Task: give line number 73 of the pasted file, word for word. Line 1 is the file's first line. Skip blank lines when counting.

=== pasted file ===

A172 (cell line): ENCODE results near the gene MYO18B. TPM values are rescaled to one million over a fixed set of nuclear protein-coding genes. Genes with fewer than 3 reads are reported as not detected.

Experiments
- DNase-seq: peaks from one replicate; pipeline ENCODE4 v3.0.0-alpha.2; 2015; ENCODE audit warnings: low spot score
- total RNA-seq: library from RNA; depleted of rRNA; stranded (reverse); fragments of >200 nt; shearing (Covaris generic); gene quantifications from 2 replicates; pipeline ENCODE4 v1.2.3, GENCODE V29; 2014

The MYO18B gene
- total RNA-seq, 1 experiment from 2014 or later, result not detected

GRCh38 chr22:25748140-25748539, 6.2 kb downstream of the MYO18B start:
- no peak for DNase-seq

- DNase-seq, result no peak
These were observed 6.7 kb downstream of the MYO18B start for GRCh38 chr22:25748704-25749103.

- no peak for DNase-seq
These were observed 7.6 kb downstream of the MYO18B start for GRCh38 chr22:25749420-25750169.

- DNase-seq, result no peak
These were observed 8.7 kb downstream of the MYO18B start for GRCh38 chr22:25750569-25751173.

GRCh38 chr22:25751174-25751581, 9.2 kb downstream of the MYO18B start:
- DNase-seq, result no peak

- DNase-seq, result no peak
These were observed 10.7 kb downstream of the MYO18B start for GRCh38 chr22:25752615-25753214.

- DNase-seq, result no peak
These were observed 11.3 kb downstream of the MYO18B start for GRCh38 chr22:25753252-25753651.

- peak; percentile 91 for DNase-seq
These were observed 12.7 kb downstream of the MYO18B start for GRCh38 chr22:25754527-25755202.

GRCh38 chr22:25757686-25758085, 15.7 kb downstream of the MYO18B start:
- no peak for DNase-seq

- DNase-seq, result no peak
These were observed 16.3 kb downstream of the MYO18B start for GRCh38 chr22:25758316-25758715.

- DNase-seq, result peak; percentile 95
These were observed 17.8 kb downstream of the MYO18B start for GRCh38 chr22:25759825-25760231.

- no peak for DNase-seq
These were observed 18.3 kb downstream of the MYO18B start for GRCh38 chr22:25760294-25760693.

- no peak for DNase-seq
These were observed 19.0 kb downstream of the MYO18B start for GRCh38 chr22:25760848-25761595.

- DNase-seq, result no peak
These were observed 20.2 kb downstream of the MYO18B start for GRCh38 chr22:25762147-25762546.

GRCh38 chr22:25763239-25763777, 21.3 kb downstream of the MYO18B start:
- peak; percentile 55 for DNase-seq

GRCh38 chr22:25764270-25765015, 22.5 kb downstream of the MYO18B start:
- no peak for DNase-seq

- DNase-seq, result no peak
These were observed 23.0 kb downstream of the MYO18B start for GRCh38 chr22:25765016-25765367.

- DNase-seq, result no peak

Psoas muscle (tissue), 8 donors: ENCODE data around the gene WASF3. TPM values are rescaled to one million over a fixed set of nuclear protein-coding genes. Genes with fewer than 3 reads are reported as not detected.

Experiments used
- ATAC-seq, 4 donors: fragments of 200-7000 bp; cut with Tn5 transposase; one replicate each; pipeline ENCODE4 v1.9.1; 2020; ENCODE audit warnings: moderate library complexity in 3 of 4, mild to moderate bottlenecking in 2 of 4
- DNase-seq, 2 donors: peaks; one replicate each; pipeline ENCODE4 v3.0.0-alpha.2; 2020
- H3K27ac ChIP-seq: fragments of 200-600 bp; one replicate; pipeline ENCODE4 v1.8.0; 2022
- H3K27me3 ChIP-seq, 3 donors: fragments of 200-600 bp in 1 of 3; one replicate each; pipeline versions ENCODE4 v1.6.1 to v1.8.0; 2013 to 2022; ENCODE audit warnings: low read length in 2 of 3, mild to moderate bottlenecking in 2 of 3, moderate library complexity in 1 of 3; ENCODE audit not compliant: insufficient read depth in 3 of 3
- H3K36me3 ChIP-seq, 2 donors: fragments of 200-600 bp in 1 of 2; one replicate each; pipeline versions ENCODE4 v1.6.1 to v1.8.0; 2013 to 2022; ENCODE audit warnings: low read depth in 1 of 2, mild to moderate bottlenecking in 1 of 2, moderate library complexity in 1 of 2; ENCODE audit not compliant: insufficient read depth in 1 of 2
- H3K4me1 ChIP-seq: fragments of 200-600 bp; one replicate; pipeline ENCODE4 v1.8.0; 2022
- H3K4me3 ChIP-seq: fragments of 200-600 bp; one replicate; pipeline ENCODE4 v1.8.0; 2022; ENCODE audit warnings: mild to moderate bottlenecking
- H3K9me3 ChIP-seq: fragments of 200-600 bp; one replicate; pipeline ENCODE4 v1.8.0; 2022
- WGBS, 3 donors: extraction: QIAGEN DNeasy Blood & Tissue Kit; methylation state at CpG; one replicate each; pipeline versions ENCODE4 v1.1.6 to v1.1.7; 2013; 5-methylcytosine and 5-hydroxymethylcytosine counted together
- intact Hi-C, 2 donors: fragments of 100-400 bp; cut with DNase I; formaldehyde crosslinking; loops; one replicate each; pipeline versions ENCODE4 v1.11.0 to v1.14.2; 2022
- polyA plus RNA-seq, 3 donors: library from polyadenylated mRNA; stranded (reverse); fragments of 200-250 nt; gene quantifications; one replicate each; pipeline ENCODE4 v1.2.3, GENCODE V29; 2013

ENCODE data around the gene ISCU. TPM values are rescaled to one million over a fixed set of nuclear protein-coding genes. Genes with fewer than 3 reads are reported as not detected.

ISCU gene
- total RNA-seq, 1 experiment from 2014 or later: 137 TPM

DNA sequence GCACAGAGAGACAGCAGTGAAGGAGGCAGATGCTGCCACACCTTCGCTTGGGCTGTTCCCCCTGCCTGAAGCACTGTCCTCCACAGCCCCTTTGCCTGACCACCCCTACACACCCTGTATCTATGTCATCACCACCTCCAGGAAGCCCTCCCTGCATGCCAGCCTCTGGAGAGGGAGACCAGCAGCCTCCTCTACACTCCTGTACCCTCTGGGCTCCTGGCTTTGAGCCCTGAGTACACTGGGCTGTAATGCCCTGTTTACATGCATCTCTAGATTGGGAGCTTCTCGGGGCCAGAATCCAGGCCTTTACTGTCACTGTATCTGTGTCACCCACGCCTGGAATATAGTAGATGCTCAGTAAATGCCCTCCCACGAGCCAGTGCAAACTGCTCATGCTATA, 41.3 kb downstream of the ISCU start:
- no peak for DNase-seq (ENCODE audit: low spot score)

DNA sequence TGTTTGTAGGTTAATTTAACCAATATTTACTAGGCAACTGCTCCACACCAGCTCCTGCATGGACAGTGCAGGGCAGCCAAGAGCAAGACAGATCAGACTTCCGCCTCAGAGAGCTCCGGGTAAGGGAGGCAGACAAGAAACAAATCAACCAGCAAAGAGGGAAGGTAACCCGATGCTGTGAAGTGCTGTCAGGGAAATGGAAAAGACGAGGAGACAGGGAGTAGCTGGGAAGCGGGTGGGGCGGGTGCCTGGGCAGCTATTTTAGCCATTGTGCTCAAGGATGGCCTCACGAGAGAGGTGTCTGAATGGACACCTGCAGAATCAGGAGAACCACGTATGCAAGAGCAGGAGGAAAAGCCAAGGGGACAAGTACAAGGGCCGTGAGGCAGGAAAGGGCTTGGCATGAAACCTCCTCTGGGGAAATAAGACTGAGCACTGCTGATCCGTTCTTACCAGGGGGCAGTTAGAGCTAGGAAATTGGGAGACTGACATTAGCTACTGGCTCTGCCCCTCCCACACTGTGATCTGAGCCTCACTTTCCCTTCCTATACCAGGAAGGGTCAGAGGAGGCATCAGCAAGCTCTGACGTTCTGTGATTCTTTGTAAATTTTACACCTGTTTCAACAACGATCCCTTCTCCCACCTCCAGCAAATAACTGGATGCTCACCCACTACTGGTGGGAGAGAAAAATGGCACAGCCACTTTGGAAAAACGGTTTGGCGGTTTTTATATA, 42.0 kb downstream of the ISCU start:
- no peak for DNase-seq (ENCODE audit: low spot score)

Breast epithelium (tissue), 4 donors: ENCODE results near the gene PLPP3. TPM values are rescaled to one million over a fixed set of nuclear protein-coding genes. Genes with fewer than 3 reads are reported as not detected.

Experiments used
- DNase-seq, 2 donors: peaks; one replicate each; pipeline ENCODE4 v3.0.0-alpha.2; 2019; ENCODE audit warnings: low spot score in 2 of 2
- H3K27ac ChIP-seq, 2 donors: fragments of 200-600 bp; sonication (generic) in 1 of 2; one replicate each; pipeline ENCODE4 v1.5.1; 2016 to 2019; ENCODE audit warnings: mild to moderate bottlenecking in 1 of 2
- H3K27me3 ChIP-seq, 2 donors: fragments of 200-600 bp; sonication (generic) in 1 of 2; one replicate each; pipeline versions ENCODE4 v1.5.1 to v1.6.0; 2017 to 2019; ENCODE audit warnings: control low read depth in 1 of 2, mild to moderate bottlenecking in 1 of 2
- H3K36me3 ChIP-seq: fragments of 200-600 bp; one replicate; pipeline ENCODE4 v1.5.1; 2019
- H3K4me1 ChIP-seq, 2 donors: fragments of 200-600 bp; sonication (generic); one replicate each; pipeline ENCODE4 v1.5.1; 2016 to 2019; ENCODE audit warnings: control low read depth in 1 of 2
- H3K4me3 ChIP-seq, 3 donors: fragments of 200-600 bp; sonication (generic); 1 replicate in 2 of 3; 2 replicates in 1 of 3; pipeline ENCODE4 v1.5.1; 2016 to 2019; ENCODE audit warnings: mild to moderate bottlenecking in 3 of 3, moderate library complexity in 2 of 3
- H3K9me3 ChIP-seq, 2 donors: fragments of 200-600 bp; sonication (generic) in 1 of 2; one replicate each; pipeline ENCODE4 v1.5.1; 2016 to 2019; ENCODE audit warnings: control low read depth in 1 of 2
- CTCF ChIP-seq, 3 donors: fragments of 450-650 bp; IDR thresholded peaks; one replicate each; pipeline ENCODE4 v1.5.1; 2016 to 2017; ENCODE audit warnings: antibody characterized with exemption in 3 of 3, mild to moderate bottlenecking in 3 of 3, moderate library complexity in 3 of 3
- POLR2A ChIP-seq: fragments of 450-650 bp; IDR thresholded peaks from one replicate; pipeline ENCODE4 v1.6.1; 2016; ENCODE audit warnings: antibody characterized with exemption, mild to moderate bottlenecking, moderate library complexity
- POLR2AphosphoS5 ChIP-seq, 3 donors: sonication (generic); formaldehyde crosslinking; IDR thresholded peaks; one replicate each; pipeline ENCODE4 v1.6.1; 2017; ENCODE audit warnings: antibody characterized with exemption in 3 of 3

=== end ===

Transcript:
- POLR2AphosphoS5 ChIP-seq, 3 donors: sonication (generic); formaldehyde crosslinking; IDR thresholded peaks; one replicate each; pipeline ENCODE4 v1.6.1; 2017; ENCODE audit warnings: antibody characterized with exemption in 3 of 3